As schools and colleges get settled back into their autumn terms and new academic years, the world of politics follows suit.
Once famous for rank and file members encountering the party bigshots and policies being hammered out in public, the political parties usually have their various conferences in different locations about the country.
Years ago they were always at seaside towns such as Blackpool, Brighton, Eastbourne. Bournemouth because with summer tourists gone, such resorts made a packet out of taking political devotees in September and October.
More recently such events have moved to the big cities like Birmingham and Manchester.
But wherever events are held, they are often nowadays excuses for corporate hospitality, media circuses and business opportunities as much as politics.
So, What’s the Tech Angle?
It took all British parties ages to grasp the significances and changes that the digital period has brought. Now they are very much alive to new possibilities.
Sharon Housely of Feedforall.com makes a number of suggestions about how technology will influence politics in the next few years, and raises questions that will be answered in time.
She asked back in 2008:
- ‘Can, and will, the next generation of politicians exploit the communication mediums available to them?
- Will the new communication mediums have the power to influence public opinion?
- Will politicians be the victims of technology, or will they use it to their benefit?
- Will one party benefit from the use of the technology more than another?’
Since then we have seen
….. the phenomenal growth of social media driving everything from advertising to entertainment, TV to writing
….. 24 hour news that feeds on itself in a relentless hunger for the new and the now and fresh angles
….. Politicos who are exploiting modern networks and devices along with the best and youngest best of everyday people
….. The strange concepts of things like YouTube, where everybody directs their own movies and life views; podcasts and derivatives where everybody is an expert; wikis where people write their own versions of factual reality and the aberrations of trolls, abusers and a darker side.
…… The advent of epetitions, electronic voting in legislatures and eventually in polling stations.
Housely wrote about fundraising, news power to political pundits and how views taken by politicians may change over time, but the web never forgets. You could say, it also never forgives. She firmly believes that technology is changing the face of politics in America, but the remarks are applicable on our side of the Atlantic.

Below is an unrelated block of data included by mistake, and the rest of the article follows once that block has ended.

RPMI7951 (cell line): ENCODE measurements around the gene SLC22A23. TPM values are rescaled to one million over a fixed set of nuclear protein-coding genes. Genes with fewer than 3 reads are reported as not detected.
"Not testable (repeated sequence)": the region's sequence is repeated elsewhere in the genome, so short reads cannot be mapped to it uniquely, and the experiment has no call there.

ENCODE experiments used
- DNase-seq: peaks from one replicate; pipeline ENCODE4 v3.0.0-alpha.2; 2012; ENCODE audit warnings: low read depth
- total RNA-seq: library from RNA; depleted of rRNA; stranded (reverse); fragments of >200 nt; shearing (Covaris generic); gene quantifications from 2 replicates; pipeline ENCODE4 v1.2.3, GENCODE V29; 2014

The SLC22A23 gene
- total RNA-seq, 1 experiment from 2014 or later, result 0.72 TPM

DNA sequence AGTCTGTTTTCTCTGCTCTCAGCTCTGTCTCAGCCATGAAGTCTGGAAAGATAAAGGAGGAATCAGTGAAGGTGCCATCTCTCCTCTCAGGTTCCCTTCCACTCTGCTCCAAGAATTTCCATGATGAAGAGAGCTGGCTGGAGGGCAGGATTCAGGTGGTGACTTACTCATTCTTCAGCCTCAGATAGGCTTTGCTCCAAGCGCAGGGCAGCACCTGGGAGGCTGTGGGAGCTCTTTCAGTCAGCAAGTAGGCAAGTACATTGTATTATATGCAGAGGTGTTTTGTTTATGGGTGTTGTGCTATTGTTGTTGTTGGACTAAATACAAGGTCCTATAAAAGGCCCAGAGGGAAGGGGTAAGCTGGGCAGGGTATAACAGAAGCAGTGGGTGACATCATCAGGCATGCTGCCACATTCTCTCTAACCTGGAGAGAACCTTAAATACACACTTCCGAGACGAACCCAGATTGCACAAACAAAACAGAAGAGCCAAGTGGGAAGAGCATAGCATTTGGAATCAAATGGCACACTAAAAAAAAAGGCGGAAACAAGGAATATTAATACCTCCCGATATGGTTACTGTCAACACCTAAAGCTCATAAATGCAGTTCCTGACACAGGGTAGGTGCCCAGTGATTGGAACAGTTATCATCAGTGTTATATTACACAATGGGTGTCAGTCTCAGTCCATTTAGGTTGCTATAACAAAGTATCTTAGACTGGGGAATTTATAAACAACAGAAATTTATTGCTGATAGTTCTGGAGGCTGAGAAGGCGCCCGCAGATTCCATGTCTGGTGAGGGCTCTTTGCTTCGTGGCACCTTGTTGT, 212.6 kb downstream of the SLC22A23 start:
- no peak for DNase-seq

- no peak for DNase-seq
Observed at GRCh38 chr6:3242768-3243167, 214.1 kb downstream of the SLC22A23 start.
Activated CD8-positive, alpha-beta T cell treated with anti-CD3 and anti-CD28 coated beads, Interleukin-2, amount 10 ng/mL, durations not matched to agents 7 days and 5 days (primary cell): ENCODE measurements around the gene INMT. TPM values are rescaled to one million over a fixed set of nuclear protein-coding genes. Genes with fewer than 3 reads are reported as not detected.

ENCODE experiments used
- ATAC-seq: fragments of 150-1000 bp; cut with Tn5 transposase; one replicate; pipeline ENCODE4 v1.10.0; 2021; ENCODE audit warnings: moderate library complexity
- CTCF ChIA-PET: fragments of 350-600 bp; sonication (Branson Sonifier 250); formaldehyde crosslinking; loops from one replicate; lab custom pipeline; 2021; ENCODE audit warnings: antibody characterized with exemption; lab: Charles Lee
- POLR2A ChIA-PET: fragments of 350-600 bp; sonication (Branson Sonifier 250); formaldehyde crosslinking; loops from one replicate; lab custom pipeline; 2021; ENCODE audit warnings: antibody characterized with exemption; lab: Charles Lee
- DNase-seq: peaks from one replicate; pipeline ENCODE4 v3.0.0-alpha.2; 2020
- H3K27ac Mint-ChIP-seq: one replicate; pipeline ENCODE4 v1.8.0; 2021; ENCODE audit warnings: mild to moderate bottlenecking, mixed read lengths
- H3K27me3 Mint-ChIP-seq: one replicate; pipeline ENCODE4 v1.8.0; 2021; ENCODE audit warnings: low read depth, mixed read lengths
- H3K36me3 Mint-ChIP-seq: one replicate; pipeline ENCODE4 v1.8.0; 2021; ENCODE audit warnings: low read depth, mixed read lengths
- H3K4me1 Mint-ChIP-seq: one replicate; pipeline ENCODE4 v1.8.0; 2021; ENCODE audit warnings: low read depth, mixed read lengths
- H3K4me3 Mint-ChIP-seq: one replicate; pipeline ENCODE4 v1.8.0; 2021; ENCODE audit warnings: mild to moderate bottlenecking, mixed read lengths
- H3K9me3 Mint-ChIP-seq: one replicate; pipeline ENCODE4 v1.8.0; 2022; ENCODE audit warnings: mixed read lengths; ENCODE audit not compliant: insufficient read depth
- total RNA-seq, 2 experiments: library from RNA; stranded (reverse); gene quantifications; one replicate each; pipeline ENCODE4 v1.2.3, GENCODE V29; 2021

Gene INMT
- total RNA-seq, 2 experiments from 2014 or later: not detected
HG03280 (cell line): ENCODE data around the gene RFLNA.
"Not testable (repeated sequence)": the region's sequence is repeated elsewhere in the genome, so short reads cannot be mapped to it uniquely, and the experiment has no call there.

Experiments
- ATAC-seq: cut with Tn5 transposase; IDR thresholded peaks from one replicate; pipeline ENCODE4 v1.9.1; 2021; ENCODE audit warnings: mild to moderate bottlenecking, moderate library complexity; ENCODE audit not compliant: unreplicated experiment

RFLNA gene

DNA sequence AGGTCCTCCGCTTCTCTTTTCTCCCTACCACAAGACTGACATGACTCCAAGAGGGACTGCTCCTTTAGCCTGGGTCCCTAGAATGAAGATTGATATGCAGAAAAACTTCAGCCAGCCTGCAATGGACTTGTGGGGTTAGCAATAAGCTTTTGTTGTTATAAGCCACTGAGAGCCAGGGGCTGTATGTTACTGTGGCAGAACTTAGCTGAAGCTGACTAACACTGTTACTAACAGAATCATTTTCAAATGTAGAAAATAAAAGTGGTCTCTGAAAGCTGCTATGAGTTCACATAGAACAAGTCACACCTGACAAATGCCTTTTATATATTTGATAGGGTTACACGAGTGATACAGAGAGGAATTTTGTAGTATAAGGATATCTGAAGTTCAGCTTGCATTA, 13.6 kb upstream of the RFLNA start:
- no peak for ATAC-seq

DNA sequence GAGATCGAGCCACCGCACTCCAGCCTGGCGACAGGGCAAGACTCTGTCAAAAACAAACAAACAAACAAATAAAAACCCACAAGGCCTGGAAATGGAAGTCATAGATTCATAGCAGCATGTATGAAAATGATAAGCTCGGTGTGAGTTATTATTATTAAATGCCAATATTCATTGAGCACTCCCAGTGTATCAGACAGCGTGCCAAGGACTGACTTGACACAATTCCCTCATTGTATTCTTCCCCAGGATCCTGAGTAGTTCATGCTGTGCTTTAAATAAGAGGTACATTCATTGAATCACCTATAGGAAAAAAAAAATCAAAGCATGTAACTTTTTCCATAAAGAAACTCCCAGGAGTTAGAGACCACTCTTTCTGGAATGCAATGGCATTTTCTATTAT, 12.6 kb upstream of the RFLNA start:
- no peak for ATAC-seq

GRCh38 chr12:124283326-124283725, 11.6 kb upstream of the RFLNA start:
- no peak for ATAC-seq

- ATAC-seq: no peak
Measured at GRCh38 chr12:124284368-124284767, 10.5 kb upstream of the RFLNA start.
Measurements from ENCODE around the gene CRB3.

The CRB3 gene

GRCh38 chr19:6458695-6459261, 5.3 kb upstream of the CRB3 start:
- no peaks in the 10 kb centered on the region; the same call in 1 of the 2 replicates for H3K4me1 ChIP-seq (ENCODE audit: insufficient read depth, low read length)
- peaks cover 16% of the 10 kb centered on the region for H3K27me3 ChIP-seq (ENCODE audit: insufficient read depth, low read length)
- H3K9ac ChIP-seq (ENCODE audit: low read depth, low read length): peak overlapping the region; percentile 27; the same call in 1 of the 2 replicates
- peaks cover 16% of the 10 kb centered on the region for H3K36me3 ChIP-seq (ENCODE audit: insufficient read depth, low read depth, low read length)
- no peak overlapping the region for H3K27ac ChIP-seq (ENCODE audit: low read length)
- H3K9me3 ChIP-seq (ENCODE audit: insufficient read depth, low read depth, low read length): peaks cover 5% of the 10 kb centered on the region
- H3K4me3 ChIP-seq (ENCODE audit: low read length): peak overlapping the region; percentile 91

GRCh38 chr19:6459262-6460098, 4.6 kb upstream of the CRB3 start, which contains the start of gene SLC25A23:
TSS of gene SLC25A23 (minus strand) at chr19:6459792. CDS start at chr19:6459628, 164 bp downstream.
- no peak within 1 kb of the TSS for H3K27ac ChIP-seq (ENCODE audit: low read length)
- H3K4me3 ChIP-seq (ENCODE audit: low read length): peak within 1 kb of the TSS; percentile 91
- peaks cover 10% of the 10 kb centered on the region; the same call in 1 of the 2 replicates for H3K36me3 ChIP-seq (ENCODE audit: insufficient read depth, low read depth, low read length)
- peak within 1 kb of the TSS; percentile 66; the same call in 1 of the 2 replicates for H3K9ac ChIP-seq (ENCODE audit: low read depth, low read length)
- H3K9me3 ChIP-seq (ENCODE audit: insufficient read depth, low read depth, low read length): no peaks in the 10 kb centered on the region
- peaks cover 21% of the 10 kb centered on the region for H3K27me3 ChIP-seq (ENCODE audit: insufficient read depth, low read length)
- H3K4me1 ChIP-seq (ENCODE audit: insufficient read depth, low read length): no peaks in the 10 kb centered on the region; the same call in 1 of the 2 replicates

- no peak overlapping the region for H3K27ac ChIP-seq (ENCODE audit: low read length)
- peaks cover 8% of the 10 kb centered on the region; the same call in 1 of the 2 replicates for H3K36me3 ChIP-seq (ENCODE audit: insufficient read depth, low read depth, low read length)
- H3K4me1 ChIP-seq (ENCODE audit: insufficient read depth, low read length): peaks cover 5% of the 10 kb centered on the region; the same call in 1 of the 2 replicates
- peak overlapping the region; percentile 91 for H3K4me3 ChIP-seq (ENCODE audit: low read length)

Meanwhile, Candidates Beware
The Conservative Party has become the first of the major British set-ups to demand that wannabe MPs disclose the most embarrassing things a web browser is likely to find about them online.
And they want to know now, before they are accepted as party candidates.
Already employers and public bodies carry out basic online background checks on applicants. What have they recorded of themselves on Facebook, what have they tweeted, what videos are around that would be better not seen by the voters`?
Already a youth police commissioner, Conservative Party Chairman Grant Shapps MP and Labour MP Chuka Umunna have been caught by the online past affecting their living present.
The young person resigned in tears after having offensive Twitter remarks made public. Shapps hung on, mumbling some vague apology for using a fake name to promote business. Umunna was accused over online comments before he became an MP and of falsifying his exam results in his Wikipedia entry.
So, do you think technology is a good or bad thing for a profession/trade – politics – that has as much popularity and credibility as estate agents, tax inspectors and traffic wardens in this country? Will it help clean it all up and make everything transparent or just made it easier to hide bad things?
Have your say now by email, blog response, text, Facebook, Twitter … vote your opinions to us.
Check out some of these bits of data and information:
21st Century Electioneering and High-Tech Obama Vote Grabbing, 13 November 2012